kath.net: What was your personal key topic in this year´s synod?
Cardinal Napier: My key topics were thorough preparation via catechesis that is largely discernment of one’s vocation, whether it is to marriage, priesthood, religious life or the single state. In essence, such marriage preparation is learning how to develop, nurture and live good healthy relationships with others according to the vocation God has given to each one.
The second theme of interest was accompaniment through which the Church helps those entering new stages of life, to cope with the main problems and challenges of each stage.
kath.net: The Synod was marked by a quite unusual open discussion, some remarks not only of lay people but even of cardinals sounded surprisingly harsh. Was this a normal development?
Cardinal Napier: An outstanding characteristic of the Synod sessions ever since Pope Francis urged us to speak openly and honestly, but to listen humbly, has been the openness and frankness of the discussions, in the Synod Hall but especially in the small discussion groups.
Personally, I heard very frank and honest talk but not the harshness, which I heard happened in other groups.
I did not however detect any ill feeling or animosity in the Synod Hall, even when there was disagreement.
kath.net: In Africa the Catholic Church is a growing Church, in Europe we have especially in the German speaking countries a big decline of churchgoers. Why is the Catholic Church in Africa a growing community? What is the mysterium?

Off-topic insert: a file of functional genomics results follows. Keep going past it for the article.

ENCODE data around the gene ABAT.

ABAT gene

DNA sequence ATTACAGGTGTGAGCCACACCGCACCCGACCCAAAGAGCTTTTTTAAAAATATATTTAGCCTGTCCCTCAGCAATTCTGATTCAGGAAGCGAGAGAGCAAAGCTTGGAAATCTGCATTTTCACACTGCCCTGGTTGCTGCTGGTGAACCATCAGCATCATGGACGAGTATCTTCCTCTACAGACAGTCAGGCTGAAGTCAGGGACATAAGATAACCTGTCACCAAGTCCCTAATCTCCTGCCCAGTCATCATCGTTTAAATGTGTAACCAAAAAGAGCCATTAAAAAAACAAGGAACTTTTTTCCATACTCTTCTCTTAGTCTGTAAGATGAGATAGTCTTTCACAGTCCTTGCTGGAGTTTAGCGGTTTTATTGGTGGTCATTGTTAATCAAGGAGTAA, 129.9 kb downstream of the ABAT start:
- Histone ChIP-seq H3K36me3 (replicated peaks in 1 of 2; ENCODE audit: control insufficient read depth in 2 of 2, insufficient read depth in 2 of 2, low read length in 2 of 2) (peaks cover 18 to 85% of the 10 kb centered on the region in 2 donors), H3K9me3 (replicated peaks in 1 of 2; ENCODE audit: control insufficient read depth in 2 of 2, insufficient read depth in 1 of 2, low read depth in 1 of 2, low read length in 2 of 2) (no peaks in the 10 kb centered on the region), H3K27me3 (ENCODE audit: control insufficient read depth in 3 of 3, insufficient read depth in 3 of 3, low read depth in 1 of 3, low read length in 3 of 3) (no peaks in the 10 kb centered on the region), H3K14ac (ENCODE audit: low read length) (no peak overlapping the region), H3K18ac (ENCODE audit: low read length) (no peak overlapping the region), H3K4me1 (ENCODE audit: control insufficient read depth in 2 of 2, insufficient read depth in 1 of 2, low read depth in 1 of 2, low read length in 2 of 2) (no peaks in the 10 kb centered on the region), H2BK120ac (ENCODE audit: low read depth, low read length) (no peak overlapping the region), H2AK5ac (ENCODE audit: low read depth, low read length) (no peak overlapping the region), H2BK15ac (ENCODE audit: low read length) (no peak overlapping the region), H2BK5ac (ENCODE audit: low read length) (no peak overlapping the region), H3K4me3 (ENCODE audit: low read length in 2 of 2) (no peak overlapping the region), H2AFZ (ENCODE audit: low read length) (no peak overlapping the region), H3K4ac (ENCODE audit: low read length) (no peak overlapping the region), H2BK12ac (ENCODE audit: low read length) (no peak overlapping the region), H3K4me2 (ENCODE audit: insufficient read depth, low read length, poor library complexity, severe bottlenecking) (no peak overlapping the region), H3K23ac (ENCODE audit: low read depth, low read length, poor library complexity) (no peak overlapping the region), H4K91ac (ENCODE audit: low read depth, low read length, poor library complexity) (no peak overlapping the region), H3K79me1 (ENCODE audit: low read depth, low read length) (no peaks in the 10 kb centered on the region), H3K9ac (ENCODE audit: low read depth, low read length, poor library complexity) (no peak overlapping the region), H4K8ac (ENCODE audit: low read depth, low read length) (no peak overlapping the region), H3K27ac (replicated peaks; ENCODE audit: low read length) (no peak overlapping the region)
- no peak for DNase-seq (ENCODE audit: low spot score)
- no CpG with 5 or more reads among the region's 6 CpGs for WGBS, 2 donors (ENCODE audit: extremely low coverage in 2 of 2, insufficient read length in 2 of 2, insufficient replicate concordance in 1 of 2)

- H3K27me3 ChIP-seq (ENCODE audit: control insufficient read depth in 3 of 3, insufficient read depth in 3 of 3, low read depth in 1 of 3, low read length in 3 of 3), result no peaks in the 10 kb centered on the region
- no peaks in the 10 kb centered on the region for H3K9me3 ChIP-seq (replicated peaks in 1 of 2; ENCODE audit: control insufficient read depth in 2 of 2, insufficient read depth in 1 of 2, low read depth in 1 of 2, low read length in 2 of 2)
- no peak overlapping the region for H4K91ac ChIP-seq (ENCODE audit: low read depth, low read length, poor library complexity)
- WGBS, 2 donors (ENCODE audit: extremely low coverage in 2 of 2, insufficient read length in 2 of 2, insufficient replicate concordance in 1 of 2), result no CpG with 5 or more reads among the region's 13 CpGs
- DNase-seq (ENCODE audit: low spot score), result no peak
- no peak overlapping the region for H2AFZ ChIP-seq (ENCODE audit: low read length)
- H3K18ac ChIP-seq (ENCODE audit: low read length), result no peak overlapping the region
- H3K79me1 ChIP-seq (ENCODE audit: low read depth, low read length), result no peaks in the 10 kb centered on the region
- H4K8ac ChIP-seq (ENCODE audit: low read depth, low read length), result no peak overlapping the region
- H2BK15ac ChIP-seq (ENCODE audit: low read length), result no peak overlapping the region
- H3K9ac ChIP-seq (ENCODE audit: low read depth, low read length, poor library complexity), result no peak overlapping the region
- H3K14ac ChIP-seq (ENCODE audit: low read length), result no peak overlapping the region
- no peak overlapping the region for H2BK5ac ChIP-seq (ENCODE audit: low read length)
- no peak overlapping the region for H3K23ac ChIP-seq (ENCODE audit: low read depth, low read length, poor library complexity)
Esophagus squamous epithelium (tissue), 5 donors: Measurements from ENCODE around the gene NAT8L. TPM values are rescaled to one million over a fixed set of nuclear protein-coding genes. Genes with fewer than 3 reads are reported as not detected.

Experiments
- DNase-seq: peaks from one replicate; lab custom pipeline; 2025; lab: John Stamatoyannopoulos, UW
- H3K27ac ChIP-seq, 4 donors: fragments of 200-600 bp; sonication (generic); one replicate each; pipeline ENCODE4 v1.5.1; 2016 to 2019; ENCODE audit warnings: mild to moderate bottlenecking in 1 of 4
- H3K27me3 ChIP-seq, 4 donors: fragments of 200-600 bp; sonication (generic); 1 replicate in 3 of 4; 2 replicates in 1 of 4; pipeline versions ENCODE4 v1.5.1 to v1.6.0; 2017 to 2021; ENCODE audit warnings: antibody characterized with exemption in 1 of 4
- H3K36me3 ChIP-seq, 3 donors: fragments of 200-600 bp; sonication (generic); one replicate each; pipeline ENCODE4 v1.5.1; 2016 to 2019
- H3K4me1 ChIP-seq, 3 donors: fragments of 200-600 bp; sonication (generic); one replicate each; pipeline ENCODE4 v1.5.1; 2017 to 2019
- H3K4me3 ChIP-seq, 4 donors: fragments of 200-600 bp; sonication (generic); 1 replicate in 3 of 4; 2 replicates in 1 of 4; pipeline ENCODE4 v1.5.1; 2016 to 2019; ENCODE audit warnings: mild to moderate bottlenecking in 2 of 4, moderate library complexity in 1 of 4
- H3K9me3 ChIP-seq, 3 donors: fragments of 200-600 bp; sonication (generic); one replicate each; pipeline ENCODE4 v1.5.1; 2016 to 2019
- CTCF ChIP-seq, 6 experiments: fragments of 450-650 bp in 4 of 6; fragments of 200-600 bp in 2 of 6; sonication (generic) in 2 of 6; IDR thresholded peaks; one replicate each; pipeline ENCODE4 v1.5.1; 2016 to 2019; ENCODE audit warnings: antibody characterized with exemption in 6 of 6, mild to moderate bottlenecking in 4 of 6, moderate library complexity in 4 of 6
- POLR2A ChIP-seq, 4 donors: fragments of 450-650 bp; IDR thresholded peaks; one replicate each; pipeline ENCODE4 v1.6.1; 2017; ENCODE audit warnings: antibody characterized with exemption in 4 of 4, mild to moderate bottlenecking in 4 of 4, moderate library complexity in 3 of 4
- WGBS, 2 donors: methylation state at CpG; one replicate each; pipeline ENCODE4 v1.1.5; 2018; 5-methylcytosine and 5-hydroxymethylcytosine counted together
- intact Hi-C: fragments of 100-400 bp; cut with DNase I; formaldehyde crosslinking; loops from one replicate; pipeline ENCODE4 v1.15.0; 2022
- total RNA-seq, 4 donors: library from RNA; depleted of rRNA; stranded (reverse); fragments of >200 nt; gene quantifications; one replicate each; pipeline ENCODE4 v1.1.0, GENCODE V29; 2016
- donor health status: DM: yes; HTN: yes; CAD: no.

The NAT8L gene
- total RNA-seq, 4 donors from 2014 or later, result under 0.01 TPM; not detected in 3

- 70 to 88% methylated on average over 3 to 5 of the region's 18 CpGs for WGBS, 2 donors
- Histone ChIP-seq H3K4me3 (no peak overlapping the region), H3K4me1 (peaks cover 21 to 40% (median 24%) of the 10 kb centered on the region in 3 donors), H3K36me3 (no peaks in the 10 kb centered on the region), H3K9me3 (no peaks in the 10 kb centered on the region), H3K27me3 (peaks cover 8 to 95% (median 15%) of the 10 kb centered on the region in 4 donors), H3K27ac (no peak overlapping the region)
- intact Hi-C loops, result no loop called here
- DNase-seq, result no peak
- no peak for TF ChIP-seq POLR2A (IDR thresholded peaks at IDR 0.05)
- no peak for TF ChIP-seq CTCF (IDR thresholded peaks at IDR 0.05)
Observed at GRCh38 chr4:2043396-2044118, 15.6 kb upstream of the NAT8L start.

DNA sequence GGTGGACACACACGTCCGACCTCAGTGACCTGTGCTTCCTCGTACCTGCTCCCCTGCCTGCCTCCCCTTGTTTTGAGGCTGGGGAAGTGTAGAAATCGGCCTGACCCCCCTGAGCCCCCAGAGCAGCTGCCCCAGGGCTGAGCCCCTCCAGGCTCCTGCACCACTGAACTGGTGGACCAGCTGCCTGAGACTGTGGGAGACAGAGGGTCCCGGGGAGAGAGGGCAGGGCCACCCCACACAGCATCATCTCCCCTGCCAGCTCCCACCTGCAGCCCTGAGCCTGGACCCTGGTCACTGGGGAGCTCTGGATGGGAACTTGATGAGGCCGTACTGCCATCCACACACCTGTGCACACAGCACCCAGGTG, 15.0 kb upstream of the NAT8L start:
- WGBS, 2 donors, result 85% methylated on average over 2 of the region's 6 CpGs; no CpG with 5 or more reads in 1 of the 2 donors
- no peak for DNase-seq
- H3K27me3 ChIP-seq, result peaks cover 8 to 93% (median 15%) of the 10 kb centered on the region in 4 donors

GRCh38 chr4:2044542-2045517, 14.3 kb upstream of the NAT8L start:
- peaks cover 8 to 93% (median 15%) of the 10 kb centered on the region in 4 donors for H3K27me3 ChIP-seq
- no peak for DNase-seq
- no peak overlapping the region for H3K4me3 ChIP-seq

Cardinal Napier: When you look at Africa, especially from the point of view of human development, social organization and political life, you will appreciate immediately why Africans by and large, have a very strong sense that they need God. It is much easier to recognize and acknowledge where and how He has intervened in your life. That awareness makes it so much easier to accept and practice the religion that brings you into communion with Him.
kath.net: What can we European Catholics learn from You?
Napier: What can Europe and the West learn from us? That is very difficult to say because the global culture tends to dominate so much that most of the time we are learning from you how to become more self-reliant or even self – sufficient, which is a short jump away from saying, “I don’t really need God!” You can and should learn how to recognize your need for God!
Perhaps the West could and would be open to learn from us if it spent more time looking at what really makes us human beings more truly the image and likeness of God.
And that means turning more earnestly towards the Word of God in the Scriptures, the Teaching of the Church derived from them, and especially a way of life that makes a big place and space for Jesus Christ as a real person and presence in us and in our life.
This interview in German translation: Napier: 'Starke Wiederbekräftigung der Lehre der Kirche erwarten'.
Cardinal Napier 2014